Meditation

Touching Its Guidance - Image (C)Copyright by Cary Enoch Reinstein
O God! This is a broken-winged bird and his flight is very slow — assist him so that he may fly toward the apex of prosperity and salvation, wing his way with the utmost joy and happiness throughout the illimitable space, raise his melody in Thy Supreme Name in all the regions, exhilarate the ears with this call, and brighten the eyes by beholding the signs of guidance. — ‘Abdu’l-Bahá, Tablets of the Divine Plan, p. 89

Love supplies the impulse to that intense and unceasing meditation which reveals the hidden mysteries of the universe. — ‘Abdu’l-Bahá, Compilations, Baha’i Scriptures, p. 435

Image (C)Copyright by Cary Enoch Reinstein

Therefore, know thou that the True One possesseth invisible worlds which human meditation is unable to comprehend and the intellect of man hath no power to imagine. — ‘Abdu’l-Bahá, Baha’i World Faith – ‘Abdu’l-Bahá Section, p. 393


Engage in prayer. Prayer is the best known and most widely practiced example of meditation. Spoken and written prayers are found in most faith traditions. You can pray using your own words or read prayers written by others.Read or listen and take time to reflect. Many people report that they benefit from reading poems or sacred texts silently or aloud, and taking a few moments to quietly reflect on the meaning that the words bring to mind. You can listen to sacred music, spoken words or any music you find relaxing or inspiring. You may want to write your reflections in a journal or discuss them with a friend or spiritual leader.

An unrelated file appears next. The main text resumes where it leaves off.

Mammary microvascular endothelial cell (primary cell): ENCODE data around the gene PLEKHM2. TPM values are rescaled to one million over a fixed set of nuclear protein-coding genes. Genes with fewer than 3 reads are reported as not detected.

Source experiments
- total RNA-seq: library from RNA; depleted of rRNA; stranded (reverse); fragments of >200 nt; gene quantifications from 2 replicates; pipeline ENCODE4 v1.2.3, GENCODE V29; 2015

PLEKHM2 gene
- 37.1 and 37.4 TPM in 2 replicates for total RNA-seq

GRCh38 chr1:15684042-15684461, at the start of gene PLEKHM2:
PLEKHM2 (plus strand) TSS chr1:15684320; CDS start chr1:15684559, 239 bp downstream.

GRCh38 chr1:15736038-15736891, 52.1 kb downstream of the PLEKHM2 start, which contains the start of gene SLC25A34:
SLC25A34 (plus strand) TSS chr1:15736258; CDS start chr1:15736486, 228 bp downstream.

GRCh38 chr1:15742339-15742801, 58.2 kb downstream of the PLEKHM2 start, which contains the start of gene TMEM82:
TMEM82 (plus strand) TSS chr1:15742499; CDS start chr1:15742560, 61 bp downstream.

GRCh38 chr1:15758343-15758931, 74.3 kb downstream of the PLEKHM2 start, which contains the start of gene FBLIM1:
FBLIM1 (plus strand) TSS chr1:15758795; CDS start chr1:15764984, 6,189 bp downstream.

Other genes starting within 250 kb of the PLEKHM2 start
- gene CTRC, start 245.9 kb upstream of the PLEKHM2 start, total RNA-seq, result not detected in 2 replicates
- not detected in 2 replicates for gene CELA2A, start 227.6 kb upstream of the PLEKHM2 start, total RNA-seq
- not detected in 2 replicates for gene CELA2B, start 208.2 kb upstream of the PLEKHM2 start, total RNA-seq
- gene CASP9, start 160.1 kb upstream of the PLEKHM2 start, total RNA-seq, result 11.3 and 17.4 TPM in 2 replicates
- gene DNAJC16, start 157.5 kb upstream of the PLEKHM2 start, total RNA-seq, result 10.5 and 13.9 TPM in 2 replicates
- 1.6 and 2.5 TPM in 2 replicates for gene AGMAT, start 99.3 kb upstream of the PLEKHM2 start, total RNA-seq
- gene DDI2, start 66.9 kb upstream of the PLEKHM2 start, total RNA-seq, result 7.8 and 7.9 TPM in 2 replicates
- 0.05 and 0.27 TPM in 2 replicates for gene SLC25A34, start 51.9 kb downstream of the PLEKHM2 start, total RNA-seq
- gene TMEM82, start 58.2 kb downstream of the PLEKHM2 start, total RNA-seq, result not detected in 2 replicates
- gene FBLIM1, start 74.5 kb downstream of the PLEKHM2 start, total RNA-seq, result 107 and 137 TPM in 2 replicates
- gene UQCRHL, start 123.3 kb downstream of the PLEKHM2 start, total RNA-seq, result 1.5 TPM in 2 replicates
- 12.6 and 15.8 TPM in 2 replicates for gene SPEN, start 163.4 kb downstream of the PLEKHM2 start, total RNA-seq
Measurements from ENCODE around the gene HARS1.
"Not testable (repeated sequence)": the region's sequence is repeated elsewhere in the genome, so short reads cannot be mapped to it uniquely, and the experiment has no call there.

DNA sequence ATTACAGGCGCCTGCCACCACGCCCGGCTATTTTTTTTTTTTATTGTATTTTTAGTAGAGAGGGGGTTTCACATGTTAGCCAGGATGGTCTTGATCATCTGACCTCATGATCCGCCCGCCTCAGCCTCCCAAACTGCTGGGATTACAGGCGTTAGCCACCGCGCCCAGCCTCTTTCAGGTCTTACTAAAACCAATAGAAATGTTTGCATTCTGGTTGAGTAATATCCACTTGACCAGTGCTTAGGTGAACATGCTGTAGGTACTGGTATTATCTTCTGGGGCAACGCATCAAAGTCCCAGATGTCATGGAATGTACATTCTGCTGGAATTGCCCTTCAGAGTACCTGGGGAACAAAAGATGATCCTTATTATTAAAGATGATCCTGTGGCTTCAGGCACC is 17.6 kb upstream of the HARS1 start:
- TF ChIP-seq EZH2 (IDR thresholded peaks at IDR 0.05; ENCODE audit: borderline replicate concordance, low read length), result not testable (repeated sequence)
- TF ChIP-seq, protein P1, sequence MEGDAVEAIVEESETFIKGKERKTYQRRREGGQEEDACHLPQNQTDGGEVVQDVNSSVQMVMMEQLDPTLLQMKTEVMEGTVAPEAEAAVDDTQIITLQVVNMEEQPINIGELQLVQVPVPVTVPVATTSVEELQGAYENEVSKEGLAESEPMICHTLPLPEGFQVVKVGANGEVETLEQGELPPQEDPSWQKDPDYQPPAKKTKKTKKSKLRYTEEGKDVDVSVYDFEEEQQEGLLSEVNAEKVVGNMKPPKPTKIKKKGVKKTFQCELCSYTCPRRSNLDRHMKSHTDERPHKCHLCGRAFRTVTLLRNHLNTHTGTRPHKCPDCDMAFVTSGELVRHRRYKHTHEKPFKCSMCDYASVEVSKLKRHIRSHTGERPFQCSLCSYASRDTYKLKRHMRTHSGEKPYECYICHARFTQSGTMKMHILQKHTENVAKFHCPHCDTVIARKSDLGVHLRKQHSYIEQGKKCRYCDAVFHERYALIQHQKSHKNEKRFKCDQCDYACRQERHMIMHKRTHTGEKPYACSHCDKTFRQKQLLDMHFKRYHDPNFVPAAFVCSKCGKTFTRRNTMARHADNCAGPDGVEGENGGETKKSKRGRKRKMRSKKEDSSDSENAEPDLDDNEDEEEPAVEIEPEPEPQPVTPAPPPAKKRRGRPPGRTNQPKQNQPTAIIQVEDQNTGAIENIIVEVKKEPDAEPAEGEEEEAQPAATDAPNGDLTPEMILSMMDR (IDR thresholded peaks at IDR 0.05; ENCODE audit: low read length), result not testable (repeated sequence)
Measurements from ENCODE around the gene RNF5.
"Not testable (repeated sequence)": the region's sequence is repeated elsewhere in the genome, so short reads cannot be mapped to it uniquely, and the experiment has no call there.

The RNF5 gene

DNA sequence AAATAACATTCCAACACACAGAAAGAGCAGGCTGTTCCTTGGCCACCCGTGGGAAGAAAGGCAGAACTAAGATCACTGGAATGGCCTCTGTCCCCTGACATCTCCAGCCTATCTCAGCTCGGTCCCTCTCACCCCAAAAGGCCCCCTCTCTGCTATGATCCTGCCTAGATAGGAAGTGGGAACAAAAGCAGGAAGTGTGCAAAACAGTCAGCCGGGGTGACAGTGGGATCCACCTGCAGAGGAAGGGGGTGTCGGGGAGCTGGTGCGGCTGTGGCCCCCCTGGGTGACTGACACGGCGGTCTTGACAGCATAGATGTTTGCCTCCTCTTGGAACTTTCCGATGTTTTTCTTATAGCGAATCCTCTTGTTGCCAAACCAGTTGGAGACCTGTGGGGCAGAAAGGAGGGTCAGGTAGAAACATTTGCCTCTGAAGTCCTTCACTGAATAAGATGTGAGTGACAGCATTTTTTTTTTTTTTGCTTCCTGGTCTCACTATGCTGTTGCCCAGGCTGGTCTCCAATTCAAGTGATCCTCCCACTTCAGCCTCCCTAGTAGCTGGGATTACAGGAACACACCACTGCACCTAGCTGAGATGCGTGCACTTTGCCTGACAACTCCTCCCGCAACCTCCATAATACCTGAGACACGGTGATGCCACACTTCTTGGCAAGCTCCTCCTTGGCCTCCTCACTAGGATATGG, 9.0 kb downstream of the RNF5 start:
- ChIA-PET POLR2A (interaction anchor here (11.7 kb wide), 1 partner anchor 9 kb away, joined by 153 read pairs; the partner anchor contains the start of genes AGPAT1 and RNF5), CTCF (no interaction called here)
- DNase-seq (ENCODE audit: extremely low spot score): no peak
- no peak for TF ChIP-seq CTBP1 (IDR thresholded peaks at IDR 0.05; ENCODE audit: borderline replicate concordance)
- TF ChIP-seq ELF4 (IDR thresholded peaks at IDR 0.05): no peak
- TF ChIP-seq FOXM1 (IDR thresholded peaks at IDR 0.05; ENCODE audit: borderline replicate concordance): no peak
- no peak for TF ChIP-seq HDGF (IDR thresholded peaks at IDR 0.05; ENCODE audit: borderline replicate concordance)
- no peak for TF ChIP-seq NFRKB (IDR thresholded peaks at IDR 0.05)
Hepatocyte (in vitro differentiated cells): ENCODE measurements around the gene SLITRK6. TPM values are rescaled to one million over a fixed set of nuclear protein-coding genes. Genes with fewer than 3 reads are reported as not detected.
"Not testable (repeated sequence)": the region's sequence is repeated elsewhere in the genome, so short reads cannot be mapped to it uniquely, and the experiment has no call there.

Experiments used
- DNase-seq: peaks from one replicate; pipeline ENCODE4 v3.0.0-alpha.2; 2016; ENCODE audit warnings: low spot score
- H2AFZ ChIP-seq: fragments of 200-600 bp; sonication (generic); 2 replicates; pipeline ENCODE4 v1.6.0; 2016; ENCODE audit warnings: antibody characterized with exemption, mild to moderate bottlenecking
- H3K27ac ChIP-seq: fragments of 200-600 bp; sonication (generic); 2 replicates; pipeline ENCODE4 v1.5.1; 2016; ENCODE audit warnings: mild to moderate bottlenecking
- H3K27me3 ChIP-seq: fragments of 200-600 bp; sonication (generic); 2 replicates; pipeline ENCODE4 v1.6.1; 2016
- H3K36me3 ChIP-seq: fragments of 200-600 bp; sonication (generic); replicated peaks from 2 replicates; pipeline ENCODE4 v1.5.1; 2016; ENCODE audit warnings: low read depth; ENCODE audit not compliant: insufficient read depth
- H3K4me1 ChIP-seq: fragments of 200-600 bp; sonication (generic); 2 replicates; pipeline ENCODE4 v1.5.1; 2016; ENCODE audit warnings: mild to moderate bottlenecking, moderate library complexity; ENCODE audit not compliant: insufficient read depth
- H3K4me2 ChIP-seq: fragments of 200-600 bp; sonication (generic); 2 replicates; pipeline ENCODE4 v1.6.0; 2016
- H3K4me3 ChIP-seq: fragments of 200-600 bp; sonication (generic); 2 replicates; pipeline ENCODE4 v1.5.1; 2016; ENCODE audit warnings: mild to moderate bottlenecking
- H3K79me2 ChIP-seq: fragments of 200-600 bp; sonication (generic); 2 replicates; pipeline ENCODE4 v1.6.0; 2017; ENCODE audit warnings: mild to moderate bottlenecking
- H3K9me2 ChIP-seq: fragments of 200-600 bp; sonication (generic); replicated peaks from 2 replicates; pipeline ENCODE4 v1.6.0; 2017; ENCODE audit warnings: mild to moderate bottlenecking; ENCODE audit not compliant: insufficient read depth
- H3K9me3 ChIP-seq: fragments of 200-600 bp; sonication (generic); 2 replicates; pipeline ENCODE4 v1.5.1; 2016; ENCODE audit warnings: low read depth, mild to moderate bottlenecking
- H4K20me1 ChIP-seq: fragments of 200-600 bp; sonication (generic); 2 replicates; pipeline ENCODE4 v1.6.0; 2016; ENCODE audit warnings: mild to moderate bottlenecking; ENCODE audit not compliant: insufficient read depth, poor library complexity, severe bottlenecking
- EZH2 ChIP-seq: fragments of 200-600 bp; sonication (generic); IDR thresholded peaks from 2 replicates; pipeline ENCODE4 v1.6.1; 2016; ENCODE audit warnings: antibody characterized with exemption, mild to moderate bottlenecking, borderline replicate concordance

Focus your love and gratitude. In this type of meditation, you focus your attention on a sacred object or being, weaving feelings of love and gratitude into your thoughts. You can also close your eyes and use your imagination or gaze at representations of the object.
Source: mayoclinic.com

A few passages about meditation from the Bahá’í writings

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